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Chase Utley may be ready to go

After long refusing to waive his no-trade rights, the Phils' second baseman says he may be more open to being dealt to another team.

Jake Roth-USA TODAY Sports

It hasn't made sense to a lot of us, the fact that Chase Utley would be so adamant about remaining a Philadelphia Phillie this season.

Everyone knew that, from the very first pitch in spring training, the Phils weren't going to be all that good. The team itself finally admitted that the rebuilding process had begun, and it didn't make sense to many why Utley would want to stay and play out his final years on a team that had no chance of reaching the postseason.

Of course, baseball is played by players who, by all accounts, are living, breathing human beings. They have families and children and cats and dogs (and in Utley's case probably about 200 dogs) and business partnerships and emotional ties that are very difficult from which to remove yourself.

Utley won his ring. And for most of the year, it seemed as though the convenience of remaining in Philadelphia was of more importance to him than trying to latch on to a contender for one more shot at a parade.

After all, moving is a bitch.

But now, with Chase back and seemingly healthy (he had two doubles in the Phillies 4-2 win over the San Diego Padres Saturday night), it appears as though he may be willing to wave his 10-5 rights in order for the Phils to facilitate a trade that would send him elsewhere. Utley told's Todd Zolecki...

"Like I've said all along, I would be more than happy to listen to them," Utley said. "I do love Philadelphia. I've had a great time playing here, but out of respect for them, I would definitely listen to them."

To be fair, Utley has never ruled out the possibility of leaving via a trade, but had always affirmed his strong desire to remain a Phillie. But his stint on the disabled list has changed things, namely that his 2016 option will not vest, so the situation is much different now.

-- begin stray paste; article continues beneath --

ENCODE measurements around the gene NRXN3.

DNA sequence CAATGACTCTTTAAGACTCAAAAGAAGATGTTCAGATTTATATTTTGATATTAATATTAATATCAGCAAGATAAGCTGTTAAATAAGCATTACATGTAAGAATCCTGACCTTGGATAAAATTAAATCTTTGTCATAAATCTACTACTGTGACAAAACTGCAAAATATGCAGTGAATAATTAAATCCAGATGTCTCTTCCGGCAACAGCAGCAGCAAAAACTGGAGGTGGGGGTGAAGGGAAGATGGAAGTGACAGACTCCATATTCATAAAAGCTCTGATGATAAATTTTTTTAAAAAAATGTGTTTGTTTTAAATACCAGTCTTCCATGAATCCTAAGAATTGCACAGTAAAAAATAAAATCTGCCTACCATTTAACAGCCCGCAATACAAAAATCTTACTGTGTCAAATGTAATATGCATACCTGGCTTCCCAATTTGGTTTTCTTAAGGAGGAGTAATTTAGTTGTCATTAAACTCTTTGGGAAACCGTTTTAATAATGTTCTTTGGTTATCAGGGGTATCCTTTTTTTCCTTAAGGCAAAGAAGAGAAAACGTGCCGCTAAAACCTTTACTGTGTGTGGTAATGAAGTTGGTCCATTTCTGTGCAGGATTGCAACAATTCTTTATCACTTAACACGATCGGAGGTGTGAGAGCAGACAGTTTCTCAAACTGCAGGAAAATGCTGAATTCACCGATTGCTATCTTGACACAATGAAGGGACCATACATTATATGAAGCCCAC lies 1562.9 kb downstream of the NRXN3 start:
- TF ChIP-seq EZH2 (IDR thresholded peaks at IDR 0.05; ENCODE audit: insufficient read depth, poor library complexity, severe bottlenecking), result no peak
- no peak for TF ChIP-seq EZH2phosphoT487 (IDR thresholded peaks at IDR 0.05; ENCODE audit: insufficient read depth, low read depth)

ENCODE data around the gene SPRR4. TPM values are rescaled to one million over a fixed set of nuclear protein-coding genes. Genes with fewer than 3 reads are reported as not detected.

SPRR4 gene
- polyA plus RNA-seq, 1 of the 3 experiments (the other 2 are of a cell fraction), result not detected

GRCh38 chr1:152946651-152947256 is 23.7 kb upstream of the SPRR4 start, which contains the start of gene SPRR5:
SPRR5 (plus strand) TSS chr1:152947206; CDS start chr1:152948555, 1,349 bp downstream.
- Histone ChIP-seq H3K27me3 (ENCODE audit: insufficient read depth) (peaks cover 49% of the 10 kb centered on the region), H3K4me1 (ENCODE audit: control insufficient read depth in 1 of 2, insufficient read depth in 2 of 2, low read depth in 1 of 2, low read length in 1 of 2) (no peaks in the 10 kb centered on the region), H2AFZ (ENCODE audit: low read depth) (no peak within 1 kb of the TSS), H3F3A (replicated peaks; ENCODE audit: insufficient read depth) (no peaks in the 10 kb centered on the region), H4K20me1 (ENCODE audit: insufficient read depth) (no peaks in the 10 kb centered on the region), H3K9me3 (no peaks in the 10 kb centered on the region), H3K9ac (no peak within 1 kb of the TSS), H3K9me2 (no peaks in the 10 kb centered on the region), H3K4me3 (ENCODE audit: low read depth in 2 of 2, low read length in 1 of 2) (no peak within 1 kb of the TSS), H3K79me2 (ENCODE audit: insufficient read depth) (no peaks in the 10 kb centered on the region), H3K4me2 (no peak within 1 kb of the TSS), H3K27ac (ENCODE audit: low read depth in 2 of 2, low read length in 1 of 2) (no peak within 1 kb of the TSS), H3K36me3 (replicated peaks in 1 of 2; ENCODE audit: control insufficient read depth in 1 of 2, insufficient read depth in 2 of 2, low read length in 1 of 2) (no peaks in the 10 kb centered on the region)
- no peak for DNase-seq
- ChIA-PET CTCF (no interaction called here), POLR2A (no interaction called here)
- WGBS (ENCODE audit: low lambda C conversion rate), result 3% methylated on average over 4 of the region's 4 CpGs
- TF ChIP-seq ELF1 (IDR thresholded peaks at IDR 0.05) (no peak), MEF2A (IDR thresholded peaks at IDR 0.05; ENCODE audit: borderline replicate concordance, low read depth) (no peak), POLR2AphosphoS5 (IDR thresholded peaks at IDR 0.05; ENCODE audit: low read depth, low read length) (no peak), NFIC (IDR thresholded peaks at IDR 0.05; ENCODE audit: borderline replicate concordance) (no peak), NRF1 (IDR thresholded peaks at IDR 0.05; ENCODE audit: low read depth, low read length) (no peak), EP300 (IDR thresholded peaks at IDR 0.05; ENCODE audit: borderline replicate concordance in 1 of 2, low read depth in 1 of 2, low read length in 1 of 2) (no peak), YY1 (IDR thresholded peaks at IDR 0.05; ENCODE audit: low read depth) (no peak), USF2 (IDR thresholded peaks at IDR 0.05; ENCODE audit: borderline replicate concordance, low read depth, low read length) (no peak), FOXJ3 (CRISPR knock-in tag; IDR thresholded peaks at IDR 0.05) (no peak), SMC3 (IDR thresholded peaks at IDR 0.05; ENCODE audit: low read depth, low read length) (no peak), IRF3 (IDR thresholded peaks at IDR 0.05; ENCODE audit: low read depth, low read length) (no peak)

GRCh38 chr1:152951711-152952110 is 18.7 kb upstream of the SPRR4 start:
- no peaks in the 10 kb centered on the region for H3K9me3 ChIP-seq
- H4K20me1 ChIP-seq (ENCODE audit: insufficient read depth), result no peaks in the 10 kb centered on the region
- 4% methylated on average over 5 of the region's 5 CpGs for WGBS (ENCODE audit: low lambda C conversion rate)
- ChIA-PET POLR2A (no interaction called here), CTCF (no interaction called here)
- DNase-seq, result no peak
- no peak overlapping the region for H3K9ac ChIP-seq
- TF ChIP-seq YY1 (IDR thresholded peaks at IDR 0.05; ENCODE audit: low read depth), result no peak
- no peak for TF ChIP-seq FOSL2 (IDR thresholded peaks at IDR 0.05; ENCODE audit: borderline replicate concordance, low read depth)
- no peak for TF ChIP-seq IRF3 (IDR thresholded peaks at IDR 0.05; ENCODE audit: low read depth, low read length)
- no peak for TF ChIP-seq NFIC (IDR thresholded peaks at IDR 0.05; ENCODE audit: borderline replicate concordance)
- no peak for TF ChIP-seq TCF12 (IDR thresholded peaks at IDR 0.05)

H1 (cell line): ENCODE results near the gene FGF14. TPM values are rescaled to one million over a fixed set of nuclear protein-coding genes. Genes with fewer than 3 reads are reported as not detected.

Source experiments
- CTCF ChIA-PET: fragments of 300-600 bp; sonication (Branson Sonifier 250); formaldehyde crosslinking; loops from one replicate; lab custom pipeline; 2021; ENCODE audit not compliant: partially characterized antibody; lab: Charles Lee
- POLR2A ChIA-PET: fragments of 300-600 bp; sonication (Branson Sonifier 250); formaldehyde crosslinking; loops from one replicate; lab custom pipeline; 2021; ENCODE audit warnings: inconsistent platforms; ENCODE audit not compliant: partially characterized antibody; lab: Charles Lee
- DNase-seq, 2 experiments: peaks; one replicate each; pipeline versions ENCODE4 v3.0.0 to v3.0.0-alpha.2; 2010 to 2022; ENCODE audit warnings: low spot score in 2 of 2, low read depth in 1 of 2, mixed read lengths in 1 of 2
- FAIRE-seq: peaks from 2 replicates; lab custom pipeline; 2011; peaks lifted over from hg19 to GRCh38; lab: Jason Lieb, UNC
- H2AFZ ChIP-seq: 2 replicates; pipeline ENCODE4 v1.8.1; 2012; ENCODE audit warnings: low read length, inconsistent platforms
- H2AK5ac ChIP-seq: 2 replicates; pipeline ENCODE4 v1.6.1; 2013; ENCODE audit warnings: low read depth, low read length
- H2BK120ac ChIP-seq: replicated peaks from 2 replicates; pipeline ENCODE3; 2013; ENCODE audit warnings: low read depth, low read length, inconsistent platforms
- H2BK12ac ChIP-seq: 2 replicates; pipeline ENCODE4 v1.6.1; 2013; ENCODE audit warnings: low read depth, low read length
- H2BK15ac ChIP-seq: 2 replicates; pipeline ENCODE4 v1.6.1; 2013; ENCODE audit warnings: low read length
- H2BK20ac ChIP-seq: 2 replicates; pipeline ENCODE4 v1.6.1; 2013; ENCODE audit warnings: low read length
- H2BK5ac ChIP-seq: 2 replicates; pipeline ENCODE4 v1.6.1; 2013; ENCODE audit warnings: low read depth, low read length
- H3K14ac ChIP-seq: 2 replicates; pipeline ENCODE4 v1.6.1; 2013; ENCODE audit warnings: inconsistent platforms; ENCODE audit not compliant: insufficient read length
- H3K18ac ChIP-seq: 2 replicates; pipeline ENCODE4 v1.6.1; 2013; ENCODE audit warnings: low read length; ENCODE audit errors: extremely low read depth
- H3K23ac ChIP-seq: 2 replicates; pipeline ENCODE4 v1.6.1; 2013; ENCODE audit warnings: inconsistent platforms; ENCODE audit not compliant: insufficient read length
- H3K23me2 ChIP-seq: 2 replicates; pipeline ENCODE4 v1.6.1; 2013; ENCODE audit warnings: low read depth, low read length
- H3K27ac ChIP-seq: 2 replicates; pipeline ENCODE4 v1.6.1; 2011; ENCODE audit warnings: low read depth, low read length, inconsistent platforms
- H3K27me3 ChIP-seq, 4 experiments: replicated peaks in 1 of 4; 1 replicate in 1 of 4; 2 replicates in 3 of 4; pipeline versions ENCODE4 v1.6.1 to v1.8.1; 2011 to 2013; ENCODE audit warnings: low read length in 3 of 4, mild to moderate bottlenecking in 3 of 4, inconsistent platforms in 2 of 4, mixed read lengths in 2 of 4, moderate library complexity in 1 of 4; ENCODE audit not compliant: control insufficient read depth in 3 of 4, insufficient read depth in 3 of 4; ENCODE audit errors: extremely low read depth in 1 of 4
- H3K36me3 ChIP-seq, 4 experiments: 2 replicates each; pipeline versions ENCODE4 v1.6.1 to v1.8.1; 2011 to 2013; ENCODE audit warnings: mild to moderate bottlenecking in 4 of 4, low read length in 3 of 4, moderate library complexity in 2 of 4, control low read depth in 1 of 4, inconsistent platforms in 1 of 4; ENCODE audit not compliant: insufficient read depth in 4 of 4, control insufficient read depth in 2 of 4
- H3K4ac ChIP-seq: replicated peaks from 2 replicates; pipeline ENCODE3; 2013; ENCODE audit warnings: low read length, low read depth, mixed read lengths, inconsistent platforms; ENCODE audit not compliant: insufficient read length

Because he is not guaranteed a contract at the end of this year, and because he is 36 years old on a team that plans to get younger, he will not be a Philadelphia Phillie next season. He will be a free agent. And without the security of another year in Philadelphia upon which to hang his hat, perhaps now Utley realizes the time is right for a move.

After all, the Phils are intrigued by the production of Cesar Hernandez, who has hit .285/.360/.372 with 17 stolen bases with a wRC+ of 106 and an fWAR of 1.6. It's still not clear if Hernandez is the long term solution at second (his sub-par defense hurts him), but it's pretty obvious Utley isn't.

Of course, trading Utley will be no easy task. He's gotten off to a decent start in his two games since coming off the DL (3-for-9, two doubles, two runs scored), and he says he's fully healthy. A solid week of game action likely means there will be some interest. The Chicago Cubs were said to have inquired about him before the trade deadline, and Nick Cafardo of the Boston Globe said three teams have been interested; the Cubs, Yankees and Angels.

But now it's August, and trading Utley gets much trickier. Chase must now clear waivers before he can be offered up to anyone. All 30 teams will get a chance to make a claim on Utley, with National League teams getting first crack at him, starting with the league's worst team. Seeing as how Chicago was interested before the deadline, there's a good chance they could put in a claim, leaving the Yankees and Angels out in the cold.

But it's also possible another team could put in a claim before the Cubs, say, the San Francisco Giants, the team currently right behind Chicago in the NL wild card standings. The Giants may not even want him, but could put in a claim in order to block the Cubs from getting him.

If that happens, and the Phils can't work out a deal with San Francisco, they can either allow the Giants to have him and pay the rest of his salary with no compensation back to the Phillies, or they can pull him off waivers and keep him for the rest of the year.

If he does get to Chicago, or the Yankees or Angels, the same rules apply. In other words, it is much harder to get a deal done now than it was in July.

That being said, one of the larger obstacles to moving Utley had been his 10-5 rights and reluctance to leave Philadelphia. If that is changing, one of the many obstacles to dealing him is moved out of the way.

The odds are probably better that he stays with the Phils until the end of the season. And if that's the case, we have only a month and a half to say goodbye to one of the greatest players to ever wear a Phillies uniform.